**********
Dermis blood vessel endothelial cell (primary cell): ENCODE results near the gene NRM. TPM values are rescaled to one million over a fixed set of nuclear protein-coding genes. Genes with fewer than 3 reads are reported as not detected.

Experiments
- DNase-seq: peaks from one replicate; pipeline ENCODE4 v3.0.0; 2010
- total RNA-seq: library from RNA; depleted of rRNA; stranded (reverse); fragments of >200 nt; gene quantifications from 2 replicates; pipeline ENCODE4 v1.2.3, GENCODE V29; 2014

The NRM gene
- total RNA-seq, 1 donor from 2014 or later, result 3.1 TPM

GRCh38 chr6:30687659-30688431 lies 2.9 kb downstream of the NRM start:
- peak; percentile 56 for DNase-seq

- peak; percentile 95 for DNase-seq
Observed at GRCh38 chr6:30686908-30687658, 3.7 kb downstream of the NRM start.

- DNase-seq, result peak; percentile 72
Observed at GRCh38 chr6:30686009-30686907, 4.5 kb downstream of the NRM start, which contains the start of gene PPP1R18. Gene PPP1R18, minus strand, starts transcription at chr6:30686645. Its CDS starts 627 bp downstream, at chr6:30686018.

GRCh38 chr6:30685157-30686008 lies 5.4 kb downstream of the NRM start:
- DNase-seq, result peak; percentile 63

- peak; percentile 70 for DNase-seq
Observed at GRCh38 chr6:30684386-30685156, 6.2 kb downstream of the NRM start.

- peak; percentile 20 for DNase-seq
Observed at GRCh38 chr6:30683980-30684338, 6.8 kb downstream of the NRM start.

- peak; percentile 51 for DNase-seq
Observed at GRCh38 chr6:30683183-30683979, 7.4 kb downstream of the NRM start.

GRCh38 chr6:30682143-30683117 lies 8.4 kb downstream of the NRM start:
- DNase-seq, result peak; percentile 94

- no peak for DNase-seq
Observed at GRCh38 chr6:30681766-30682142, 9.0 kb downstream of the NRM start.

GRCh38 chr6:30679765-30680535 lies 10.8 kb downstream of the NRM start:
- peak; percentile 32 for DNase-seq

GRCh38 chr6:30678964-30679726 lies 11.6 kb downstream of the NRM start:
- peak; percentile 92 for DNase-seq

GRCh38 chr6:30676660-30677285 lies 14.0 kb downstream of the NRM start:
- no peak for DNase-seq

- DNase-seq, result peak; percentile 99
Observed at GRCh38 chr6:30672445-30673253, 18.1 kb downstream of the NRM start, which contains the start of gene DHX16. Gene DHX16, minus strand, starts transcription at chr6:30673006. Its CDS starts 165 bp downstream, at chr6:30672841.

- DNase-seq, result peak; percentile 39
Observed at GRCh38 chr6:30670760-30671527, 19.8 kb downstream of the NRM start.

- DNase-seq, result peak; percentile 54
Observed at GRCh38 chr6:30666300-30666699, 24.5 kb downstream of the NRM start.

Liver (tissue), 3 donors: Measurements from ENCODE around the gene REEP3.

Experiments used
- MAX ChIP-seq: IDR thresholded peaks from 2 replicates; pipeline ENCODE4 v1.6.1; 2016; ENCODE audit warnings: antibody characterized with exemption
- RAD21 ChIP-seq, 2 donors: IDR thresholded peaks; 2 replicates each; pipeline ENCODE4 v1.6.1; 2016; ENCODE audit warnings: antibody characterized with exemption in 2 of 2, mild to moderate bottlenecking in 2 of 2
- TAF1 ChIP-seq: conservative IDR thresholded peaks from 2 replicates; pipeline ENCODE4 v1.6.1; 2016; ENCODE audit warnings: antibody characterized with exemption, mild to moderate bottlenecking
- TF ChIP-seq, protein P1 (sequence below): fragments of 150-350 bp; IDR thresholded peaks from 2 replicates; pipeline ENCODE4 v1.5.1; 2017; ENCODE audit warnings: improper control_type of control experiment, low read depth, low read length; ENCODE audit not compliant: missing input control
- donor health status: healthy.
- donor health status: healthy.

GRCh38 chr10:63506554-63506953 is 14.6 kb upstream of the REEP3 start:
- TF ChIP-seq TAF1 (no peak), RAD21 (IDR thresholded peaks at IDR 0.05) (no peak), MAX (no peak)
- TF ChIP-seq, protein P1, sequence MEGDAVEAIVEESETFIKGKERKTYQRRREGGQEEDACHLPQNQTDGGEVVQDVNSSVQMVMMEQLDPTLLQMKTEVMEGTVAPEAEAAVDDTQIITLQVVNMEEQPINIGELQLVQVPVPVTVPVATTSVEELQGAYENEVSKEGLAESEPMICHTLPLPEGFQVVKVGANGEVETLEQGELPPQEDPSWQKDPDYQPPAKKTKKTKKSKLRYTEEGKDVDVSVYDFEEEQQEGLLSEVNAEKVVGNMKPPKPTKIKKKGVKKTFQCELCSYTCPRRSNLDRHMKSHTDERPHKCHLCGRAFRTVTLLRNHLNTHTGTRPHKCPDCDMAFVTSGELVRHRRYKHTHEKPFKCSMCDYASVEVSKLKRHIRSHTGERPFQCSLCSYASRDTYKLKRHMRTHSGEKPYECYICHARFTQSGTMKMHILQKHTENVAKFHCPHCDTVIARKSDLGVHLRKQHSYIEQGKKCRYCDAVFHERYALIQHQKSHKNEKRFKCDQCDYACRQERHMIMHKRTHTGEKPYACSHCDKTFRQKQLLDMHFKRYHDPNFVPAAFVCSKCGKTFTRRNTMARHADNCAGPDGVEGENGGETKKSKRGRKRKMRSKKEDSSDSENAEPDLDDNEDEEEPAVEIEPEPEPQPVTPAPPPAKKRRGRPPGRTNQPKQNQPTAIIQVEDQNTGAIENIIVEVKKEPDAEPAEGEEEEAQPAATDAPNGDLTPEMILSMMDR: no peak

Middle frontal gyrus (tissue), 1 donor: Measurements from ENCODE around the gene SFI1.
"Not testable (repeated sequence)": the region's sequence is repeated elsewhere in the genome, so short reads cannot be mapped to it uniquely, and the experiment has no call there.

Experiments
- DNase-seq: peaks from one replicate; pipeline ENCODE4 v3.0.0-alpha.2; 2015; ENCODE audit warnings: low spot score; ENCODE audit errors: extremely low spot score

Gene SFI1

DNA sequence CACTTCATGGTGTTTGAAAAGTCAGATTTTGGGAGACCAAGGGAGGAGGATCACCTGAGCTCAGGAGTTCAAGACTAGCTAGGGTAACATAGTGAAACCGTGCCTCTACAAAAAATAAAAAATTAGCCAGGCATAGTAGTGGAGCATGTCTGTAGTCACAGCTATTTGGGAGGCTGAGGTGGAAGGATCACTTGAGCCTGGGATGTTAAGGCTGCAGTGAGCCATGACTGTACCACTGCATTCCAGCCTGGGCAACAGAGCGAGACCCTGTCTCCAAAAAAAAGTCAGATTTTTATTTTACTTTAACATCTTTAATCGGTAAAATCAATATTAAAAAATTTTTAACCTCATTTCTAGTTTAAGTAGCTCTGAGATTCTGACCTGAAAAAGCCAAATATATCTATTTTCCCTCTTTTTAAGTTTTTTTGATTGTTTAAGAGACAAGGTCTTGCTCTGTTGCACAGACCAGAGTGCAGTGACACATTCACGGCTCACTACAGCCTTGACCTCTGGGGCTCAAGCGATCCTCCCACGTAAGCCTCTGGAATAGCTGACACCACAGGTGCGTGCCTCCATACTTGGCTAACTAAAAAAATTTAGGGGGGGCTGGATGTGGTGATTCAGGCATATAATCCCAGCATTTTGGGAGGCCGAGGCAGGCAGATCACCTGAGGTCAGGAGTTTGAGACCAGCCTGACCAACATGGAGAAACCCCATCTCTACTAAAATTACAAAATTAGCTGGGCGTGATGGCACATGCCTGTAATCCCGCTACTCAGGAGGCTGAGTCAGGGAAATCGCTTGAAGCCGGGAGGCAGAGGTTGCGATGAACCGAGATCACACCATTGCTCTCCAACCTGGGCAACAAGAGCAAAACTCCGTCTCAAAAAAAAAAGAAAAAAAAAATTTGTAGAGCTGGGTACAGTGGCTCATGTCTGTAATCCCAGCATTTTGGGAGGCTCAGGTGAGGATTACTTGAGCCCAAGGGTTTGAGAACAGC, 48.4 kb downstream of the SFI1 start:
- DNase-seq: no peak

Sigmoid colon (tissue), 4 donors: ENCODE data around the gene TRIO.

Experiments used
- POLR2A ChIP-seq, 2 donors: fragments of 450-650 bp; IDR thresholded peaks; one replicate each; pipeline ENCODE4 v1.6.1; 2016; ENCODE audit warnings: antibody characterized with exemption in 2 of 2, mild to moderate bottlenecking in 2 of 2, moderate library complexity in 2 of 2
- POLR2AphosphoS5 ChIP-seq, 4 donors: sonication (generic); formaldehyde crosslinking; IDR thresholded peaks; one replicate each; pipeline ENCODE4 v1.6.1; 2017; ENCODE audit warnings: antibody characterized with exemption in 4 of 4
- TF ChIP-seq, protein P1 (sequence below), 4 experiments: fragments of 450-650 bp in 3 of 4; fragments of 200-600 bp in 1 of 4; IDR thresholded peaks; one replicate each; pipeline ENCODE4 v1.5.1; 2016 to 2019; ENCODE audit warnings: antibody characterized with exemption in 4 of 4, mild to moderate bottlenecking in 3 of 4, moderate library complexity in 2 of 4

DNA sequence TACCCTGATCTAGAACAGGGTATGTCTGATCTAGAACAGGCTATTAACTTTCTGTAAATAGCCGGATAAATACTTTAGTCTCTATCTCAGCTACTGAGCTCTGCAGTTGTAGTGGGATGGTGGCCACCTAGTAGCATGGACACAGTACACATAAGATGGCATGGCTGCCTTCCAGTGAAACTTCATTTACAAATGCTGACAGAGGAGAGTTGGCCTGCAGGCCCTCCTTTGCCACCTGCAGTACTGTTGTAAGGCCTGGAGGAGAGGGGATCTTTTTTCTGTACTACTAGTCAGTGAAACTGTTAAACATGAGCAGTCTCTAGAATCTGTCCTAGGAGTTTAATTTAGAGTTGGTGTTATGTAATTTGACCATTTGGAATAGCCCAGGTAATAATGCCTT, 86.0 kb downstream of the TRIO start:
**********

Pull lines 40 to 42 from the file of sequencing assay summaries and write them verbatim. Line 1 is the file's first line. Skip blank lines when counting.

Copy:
- RAD21 ChIP-seq, 2 donors: IDR thresholded peaks; 2 replicates each; pipeline ENCODE4 v1.6.1; 2016; ENCODE audit warnings: antibody characterized with exemption in 2 of 2, mild to moderate bottlenecking in 2 of 2
- TAF1 ChIP-seq: conservative IDR thresholded peaks from 2 replicates; pipeline ENCODE4 v1.6.1; 2016; ENCODE audit warnings: antibody characterized with exemption, mild to moderate bottlenecking
- TF ChIP-seq, protein P1 (sequence below): fragments of 150-350 bp; IDR thresholded peaks from 2 replicates; pipeline ENCODE4 v1.5.1; 2017; ENCODE audit warnings: improper control_type of control experiment, low read depth, low read length; ENCODE audit not compliant: missing input control